This is called the null character. If you try to display it in the console, you will see a blank space only. This is a control character that does nothing, It just means no operation.

 

So there you go, that’s the default value of char in Java.

 

These are the most important points to know about the char data type. Also, try out the program below.

 

class GeekyChar {
     public static void main(String[] args) {
         char character = 'A';
         char charInASCII = 65;
         char charInHexa = 0x0041;
         char charInUnicode = '\u0041';
         System.out.println(character);
         System.out.println(charInASCII);
         System.out.println(charInHexa);
         System.out.println(charInUnicode);
     }
 }

 

I think you have read enough about the primitive Java data types so far.

 

Wait a second. I have said nothing about the String data type yet. Right?

 

That’s because the String is not one of the primitive Java data types. String is a Java class. Classes are Non-primitives.

 

Well, since all the primitive data types are covered, let’s check out the Java Non-primitive data types next.

 

Non-primitive Java Data Types

 

Unlike primitives, Non-primitive Java data types stay on the object-oriented side of Java. Non-primitives refer to objects. Hence why they are also known as Reference Types.

 

The Non-primitive Java data types are Classes, Interfaces, and Arrays. An object in Java can either be a class instance or an array.

 

You can learn more about these three types in-depth in the upcoming tutorials. 

 

Let’s understand more about the Non-primitives by comparing them with the primitive Java data types.

 

Difference Between Java Primitive Data Types and Non-Primitive Data Types

 

Primitive Java Data Types Non-Primitive Java Data Types
Primitive data types are not object-oriented. Primitives point to values. Non-primitive data types are object-oriented. Non-primitives point to objects.
Primitive data types are pre-defined. You can’t define a new primitive type. Non-primitive data types are user-defined. You can define your own classes or interfaces in Java.
Primitive data types store the value within the variable’s memory.

For example, with int i = 6;

The value 6 is stored in the associated memory location where the variable ‘i‘ is stored. Here the variable does a direct-reference to the value.

A non-primitive variable stores the address/reference of the object’s memory location, not the object itself. Hence, it is called ‘reference variable‘.

For example, with String str =”sample string”;

The variable ‘str‘ is the reference variable because it holds the address of the memory location where the string object “sample string” is stored.

Here the variable does an indirect-reference to the object.

This is like holding the address of a hotel. You can’t keep the hotel in your pocket. Right? You keep the address and using the address you will reach the hotel. Just like that.!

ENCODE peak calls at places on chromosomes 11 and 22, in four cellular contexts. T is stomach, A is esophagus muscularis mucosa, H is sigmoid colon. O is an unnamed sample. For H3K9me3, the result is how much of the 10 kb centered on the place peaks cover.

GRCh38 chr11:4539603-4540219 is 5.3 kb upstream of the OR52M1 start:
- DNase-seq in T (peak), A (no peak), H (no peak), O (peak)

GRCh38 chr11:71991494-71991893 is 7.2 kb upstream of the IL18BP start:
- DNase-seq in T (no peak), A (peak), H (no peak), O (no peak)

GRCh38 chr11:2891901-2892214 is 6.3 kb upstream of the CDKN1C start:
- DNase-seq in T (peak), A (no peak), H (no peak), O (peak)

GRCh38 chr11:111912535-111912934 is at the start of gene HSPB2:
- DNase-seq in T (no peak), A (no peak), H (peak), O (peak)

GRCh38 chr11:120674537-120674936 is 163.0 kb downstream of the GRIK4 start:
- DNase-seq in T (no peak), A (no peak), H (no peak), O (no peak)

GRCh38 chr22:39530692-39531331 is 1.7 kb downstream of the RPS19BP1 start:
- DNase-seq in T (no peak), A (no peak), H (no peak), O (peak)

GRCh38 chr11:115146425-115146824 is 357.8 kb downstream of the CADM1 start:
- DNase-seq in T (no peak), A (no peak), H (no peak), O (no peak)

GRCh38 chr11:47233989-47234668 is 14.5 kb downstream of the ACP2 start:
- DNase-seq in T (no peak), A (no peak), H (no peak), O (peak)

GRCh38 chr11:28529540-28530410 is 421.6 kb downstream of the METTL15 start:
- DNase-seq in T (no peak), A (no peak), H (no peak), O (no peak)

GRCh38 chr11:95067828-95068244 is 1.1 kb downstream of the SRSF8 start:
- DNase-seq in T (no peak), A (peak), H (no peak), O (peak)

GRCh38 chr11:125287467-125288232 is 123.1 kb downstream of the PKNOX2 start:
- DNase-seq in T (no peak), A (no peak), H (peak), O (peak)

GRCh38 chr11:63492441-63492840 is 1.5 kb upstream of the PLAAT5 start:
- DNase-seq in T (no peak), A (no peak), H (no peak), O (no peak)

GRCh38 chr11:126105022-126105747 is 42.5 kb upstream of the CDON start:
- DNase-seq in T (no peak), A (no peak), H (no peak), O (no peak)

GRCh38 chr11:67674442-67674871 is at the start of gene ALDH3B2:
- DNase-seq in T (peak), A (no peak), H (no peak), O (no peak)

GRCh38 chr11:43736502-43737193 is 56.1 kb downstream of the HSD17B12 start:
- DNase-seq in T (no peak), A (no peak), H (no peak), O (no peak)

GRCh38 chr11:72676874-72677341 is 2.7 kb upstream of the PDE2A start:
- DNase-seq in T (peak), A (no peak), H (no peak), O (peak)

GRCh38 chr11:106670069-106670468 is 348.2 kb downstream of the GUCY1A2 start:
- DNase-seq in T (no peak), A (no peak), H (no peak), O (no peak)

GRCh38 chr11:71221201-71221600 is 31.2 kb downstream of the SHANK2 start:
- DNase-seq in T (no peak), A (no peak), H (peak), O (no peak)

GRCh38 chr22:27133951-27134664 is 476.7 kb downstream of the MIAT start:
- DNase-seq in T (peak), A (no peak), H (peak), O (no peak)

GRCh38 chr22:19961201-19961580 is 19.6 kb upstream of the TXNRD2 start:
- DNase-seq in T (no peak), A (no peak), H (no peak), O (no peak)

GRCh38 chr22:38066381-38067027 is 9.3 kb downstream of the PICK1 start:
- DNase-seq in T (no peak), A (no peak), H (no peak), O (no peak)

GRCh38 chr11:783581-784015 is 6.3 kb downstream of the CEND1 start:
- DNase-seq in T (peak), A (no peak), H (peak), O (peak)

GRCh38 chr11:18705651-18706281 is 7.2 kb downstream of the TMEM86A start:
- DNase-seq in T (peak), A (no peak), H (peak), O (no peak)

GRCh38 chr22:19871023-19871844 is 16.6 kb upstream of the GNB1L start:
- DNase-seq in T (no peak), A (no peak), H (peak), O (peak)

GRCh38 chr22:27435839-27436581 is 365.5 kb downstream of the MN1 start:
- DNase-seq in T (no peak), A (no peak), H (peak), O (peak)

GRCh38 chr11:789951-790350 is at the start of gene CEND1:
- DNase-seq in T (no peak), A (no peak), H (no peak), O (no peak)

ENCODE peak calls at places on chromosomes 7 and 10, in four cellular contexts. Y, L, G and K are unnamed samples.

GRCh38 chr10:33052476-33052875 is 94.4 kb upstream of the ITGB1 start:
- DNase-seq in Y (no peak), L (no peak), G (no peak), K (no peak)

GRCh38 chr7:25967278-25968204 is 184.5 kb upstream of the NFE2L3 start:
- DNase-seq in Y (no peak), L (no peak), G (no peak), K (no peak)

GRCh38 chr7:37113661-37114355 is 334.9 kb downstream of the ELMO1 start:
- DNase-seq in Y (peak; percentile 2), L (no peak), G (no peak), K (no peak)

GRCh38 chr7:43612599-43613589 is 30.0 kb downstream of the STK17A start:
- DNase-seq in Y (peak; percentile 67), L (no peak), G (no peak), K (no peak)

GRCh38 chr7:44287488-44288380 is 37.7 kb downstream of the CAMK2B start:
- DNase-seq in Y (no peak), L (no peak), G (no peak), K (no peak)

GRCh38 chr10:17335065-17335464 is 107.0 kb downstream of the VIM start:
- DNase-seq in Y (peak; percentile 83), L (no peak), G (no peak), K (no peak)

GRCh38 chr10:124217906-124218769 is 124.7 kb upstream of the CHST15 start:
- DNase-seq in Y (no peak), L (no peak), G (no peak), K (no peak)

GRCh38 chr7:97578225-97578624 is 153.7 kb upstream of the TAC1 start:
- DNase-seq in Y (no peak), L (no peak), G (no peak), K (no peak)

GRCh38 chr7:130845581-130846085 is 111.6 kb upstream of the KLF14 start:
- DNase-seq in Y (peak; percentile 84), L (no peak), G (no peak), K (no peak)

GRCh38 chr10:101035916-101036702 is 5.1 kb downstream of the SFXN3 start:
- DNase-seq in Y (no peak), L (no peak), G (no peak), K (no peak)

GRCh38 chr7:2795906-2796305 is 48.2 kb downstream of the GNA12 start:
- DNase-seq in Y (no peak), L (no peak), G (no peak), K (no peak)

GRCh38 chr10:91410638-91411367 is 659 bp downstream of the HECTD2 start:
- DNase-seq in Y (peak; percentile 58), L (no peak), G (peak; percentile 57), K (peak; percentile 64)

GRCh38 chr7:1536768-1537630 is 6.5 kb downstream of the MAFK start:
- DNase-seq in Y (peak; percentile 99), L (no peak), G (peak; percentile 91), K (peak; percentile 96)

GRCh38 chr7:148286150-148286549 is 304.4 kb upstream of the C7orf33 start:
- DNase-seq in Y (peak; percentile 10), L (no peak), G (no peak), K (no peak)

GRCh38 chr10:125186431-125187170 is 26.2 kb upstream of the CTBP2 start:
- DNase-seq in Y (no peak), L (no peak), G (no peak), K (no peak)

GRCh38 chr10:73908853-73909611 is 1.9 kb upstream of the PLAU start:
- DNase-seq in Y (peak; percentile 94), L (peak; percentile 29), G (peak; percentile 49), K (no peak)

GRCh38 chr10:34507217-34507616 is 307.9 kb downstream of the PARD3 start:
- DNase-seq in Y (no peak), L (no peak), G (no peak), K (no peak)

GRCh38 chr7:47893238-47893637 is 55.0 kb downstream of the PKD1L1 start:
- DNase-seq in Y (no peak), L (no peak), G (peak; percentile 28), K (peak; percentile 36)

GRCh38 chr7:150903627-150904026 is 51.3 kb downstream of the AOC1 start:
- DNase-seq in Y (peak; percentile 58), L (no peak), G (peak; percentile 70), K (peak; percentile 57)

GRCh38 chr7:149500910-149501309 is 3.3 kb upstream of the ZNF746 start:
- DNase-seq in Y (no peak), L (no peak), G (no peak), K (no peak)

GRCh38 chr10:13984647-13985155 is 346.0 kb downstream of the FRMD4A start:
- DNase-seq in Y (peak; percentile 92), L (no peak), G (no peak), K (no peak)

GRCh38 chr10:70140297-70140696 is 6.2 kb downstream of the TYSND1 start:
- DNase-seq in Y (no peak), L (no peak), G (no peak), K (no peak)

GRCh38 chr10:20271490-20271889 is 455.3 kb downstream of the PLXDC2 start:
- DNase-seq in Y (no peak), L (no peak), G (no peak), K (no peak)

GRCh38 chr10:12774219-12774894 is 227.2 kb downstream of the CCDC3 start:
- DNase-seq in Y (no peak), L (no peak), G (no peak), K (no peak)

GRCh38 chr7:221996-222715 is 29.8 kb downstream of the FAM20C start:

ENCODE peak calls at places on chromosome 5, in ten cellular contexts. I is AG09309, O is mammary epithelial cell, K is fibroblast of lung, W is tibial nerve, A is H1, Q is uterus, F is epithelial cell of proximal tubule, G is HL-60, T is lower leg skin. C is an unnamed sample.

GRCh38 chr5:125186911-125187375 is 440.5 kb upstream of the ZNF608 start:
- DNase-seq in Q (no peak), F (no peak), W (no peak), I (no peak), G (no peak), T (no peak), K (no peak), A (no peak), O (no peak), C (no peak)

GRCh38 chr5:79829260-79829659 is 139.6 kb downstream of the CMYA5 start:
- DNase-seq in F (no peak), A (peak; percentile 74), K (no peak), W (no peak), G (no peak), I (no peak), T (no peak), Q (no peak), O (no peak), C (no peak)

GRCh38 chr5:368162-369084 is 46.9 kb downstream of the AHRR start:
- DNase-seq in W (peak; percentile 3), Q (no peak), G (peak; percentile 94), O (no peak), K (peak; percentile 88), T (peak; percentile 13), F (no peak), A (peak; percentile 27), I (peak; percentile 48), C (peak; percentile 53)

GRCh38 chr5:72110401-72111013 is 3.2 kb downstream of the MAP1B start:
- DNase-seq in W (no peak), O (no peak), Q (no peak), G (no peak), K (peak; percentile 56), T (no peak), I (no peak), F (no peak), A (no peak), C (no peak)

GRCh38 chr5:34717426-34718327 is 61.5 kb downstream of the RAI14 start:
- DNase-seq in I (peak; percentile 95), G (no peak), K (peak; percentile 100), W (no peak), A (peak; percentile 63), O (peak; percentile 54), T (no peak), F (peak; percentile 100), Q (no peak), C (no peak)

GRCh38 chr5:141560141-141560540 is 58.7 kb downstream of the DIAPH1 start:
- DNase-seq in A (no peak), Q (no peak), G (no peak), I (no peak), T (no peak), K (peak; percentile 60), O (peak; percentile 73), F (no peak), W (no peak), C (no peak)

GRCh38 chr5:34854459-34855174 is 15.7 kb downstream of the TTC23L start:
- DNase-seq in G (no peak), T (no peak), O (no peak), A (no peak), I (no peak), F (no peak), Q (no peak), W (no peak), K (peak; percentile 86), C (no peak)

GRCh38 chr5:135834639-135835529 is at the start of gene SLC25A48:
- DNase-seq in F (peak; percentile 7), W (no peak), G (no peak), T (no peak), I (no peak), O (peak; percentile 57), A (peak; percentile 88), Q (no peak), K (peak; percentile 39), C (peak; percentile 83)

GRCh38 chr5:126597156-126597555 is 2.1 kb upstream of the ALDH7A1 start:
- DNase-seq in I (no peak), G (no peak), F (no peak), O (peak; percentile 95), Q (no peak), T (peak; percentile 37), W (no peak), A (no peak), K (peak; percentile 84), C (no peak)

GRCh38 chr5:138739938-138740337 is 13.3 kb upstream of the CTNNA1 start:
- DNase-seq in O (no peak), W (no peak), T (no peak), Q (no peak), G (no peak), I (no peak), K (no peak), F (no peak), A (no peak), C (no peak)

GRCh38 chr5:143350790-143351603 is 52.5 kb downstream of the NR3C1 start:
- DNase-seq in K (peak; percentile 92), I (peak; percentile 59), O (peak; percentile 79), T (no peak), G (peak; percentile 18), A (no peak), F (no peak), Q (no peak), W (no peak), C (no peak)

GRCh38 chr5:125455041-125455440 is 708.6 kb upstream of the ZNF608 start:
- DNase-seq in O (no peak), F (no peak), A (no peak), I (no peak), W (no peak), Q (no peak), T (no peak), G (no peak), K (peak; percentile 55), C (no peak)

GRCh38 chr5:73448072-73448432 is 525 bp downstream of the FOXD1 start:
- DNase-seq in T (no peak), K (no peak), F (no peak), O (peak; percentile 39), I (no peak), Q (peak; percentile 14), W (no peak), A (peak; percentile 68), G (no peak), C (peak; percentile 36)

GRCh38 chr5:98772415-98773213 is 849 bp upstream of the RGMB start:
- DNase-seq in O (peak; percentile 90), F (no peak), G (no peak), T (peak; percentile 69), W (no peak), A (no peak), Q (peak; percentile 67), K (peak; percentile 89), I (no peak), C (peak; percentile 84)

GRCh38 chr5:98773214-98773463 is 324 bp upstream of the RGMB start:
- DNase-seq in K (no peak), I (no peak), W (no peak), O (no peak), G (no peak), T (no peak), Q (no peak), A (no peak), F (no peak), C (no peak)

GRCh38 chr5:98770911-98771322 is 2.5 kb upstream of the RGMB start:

Each primitive data type has a default value depending on its type. 0 for integers, false for boolean, etc. The default value of Non-primitive data types is null. Null means no object.

These are some important differences between the primitive and non-primitive Java data types.

 

 

The below image comprises the major points of Java data types.

 

 

Now let’s look into an interesting update Java has brought into the data types region.

 

As I mentioned at the beginning of this guide, Java Data Types are indispensable. But Java has made the use of data types much easier by introducing the var type.

 

The Revolutionary VAR in Java

 

Java SE 10 introduced the var type to initialize local variables (not class level variables) that eliminate the need for specifying the data type at declaration. Therefore, improves code readability.

 

The programming languages JavaScript, C#, and many other languages already have the var type in them. But Java didn’t seem interested in including it before.

 

The var is a reserved type name in Java. it is not a keyword. This is because the existing Java program that uses var as the variable names, method names, etc should not get affected.

 

Using the var type name, you can initialize the values of all the Java data types.

 

I have given some examples below.

 

var number = 10;

 

var character = ‘G’;

 

var floatNumber = 66.24F;

 

var booleanFlag = true;

 

var stringObject = “sample string created using var”;

 

There are two rules you must know while using the var type.

 

1. You cannot use var with un-initialized variables.

 

var variable; // not allowed

 

2. You cannot use var with null initialized variables.

 

var variable = null; // not allowed

Again, remember that the var type is not for class-level variables.

 

Install and setup Java SE 10 or later versions and create a simple program like below to see for yourself the benefits of var type.

 

class GeekyVar {
     public static void main(String[] args) {
         var number = 10;
         var character = 'A';
         var doubleValue = 24.86D;
         var booleanFlag = true;
         var stringObject = "sample string";
         System.out.println(number);
         System.out.println(character);
         System.out.println(doubleValue);
         System.out.println(booleanFlag);
         System.out.println(stringObject);
     }
 }

 

Now It’s Time To Hear From You

 

So these are the essential basics of the Java Data Types that every Java beginner must learn and understand. I hope you find this guide useful.

 

Spend some time trying out the sample Java programs given in this guide or try creating your own programs.

 

Let me know your thoughts about this guide by leaving a comment below.